Perspective: Microbicides Come of Age?

By Robin J. Shattock, Ph.D.*

Growing up can be a painful business, especially when the optimism of youth is tempered by the reality of experience.

Microbicides, often seen as the lesser sibling of vaccines, therapeutics and safe sex promotion, are finally coming of age: six products are currently moving into large Phase III trials with a pipeline full of new candidates following close behind. What should this field learn from its older relatives, and how best can microbicides be embraced as an ally in the fight against AIDS? The next few years will be critical in seeing how the family dynamics play out. The promise of microbicides is that they could be available within a far shorter timescale than an effective vaccine or wide-scale treatment. But how realistic is such tantalizing promise, and what hurdles exist to realizing early gains in HIV prevention?


Microbicides, vaginal formulations designed to prevent transmission of sexually transmitted infections (STIs), and more recently specifically HIV, are by no means a new idea. Topical agents from lemon juice to soap have been applied by women for generations in an attempt to counter STIs. But early hopes that simple agents capable of destroying viral particles would provide a rapid solution to the HIV problem were dashed when it was observed that the surfactant candidate nonoxynol-9 not only failed to prevent infection but increased susceptibility amongst frequent users of the product. Experience has taught that, above all else, microbicides must not disturb natural physical barriers to infection. Thus, as with vaccines, the microbicide field has had to accept that HIV protection may be more complex than first thought.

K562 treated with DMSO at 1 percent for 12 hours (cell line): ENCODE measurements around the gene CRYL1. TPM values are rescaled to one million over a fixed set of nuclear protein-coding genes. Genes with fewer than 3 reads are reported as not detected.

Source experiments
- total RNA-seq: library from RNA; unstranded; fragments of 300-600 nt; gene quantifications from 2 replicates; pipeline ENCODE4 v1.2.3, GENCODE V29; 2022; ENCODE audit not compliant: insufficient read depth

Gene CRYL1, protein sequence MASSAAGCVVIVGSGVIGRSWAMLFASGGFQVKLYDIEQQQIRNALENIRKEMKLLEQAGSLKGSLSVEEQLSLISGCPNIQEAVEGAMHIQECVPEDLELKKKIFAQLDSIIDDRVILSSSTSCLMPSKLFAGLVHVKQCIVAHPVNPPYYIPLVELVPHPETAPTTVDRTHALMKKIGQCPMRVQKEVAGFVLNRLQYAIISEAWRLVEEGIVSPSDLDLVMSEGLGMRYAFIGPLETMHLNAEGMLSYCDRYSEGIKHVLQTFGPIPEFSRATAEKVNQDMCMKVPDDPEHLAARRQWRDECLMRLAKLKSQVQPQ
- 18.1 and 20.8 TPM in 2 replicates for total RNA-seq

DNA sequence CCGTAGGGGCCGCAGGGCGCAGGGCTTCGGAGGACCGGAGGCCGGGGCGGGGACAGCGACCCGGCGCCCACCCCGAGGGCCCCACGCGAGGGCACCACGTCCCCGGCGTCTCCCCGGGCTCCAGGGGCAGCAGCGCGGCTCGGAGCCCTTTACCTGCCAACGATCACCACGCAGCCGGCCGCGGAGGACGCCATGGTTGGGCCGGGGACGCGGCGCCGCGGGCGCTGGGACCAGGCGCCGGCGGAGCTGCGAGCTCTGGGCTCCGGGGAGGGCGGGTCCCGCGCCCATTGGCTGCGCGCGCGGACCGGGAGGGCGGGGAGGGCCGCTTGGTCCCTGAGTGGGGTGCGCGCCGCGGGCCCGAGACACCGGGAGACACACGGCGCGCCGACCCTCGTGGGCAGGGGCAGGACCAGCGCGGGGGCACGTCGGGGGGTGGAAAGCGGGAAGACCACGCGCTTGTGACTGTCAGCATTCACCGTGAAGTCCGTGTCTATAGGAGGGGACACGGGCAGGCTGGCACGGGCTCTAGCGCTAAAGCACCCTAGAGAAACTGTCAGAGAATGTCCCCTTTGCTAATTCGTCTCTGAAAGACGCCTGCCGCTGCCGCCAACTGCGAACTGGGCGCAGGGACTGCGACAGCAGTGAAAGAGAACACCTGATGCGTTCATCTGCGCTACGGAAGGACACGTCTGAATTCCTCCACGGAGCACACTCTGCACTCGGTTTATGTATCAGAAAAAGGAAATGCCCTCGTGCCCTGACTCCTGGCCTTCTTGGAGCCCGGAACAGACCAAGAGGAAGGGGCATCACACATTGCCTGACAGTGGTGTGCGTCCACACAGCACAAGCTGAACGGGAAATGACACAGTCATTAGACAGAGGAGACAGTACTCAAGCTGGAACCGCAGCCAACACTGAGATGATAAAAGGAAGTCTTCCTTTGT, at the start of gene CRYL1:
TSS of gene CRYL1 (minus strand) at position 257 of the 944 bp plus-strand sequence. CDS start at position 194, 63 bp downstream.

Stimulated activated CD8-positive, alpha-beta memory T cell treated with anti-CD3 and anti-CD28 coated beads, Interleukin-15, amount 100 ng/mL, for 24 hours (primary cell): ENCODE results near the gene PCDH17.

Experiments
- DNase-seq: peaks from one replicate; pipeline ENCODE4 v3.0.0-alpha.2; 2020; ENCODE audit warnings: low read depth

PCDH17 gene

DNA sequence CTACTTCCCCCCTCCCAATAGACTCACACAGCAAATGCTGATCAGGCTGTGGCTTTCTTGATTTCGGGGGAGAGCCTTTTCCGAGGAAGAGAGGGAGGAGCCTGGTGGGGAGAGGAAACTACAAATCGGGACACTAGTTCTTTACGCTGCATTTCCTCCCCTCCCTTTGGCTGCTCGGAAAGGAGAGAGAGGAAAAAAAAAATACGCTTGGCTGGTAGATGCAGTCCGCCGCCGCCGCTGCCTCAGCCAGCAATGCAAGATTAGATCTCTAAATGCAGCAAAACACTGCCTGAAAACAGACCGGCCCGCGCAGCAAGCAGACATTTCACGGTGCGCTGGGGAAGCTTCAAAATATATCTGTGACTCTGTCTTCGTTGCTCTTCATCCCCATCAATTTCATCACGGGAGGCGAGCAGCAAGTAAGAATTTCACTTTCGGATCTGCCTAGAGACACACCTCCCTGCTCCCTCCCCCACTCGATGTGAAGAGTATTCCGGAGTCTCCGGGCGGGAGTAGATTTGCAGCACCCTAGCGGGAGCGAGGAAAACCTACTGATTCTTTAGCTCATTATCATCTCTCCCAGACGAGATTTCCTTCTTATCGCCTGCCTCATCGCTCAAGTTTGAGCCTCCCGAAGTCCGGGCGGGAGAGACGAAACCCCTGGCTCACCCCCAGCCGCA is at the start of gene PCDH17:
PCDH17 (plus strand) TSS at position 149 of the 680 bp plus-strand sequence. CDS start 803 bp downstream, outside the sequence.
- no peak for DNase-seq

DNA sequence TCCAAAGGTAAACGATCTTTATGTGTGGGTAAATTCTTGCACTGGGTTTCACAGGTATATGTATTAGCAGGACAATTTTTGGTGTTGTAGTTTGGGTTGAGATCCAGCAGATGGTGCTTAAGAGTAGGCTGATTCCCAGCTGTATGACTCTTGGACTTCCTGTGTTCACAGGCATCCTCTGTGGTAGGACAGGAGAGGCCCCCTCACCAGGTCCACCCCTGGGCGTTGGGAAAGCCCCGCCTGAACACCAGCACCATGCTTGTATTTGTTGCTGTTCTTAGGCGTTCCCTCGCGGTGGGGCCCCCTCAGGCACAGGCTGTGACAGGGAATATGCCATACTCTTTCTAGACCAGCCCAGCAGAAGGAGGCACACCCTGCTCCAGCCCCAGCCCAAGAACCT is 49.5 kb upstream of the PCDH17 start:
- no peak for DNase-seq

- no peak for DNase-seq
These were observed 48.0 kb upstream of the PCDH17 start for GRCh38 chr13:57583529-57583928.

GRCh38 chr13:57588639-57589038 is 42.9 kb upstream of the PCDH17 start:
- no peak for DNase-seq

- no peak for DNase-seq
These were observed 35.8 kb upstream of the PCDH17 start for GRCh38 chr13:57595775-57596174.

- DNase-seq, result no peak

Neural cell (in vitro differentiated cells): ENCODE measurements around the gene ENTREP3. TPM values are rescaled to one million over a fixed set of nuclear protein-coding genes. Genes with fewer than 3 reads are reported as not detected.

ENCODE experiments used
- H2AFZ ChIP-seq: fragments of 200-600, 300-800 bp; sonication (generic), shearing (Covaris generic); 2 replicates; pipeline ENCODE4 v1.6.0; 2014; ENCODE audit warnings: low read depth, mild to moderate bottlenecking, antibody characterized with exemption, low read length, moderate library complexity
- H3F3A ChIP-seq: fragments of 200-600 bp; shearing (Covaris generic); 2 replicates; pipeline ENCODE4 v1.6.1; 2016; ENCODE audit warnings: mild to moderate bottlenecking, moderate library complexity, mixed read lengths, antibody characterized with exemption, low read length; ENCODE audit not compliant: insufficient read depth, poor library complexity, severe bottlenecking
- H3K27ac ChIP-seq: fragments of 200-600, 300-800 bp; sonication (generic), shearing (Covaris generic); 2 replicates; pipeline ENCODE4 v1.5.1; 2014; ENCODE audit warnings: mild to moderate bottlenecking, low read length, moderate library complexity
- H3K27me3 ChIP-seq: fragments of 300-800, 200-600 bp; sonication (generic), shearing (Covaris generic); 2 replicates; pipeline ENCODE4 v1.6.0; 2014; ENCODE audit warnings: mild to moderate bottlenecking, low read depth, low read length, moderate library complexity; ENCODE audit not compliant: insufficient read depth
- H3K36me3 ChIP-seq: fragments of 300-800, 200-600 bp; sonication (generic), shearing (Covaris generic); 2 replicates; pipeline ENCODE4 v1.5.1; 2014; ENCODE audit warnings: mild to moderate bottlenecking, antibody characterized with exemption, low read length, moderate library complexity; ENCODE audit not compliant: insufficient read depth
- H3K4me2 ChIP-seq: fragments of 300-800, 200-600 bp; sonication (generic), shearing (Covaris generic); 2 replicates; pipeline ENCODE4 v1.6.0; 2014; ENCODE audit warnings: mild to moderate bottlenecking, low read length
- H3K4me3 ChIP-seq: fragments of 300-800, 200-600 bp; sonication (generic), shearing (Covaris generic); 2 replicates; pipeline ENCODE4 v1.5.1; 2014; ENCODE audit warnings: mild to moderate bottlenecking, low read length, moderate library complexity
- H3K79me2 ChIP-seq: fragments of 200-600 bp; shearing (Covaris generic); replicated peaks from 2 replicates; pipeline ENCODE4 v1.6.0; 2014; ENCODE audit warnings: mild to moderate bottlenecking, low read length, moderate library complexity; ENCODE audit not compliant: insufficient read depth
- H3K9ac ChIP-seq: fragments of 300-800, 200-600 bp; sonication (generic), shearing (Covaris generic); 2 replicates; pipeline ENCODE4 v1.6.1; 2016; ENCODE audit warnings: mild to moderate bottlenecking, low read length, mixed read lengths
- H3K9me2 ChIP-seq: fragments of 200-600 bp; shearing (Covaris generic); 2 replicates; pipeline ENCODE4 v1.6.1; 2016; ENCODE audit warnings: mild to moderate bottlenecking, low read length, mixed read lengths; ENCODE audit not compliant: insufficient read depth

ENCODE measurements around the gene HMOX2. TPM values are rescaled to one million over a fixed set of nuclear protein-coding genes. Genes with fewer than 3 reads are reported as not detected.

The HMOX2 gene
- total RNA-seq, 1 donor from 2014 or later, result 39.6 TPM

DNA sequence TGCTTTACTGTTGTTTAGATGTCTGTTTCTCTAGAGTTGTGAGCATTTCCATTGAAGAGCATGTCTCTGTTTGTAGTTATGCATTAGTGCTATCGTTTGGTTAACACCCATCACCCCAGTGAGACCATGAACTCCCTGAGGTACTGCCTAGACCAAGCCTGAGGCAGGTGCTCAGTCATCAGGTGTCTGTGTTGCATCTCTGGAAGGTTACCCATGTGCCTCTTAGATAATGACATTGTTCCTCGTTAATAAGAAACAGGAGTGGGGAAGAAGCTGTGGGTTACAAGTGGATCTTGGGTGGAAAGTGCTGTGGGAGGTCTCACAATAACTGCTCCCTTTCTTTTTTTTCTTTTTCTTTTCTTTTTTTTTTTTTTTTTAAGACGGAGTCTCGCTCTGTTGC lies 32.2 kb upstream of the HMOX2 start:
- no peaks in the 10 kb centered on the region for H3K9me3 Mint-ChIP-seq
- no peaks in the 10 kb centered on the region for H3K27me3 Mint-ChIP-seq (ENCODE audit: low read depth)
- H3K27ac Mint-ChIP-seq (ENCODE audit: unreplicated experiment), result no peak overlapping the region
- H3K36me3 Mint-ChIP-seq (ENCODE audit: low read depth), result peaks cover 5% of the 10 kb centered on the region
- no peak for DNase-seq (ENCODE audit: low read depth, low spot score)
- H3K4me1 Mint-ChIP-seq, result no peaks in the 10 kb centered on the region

Meanwhile, in the early 80s several independent groups started work on developing polyanion-based microbicides that, instead of destroying viral particles, interfere with processes of viral attachment and fusion with target cells. Starved of funding in a climate that expected imminent development of an effective vaccine, progress was only sustained by a small but dedicated field of researchers and supportive project officers. This important but un-coordinated effort led to parallel development of similar products. More recent acceptance that an effective vaccine was still far from being realized, that safe-sex promotion was failing to halt the epidemic and that treatment for all might not be attained any time soon, has led to a surge in microbicide funding. The net result: five products with similar modes of action (polyanions) and one surfactant based product (SAVVY) all entering Phase III clinical trails. Whether agreement with the rationale for taking all six products into large-scale efficacy trials is a “majority” or “minority” viewpoint depends on who you talk to. While funders grapple with conflicting allegiances and intended trial sites stand vacant, many scientist struggle with the scientific rationale for such an approach (1), noting uncomfortable parallels with the vaccine field (2).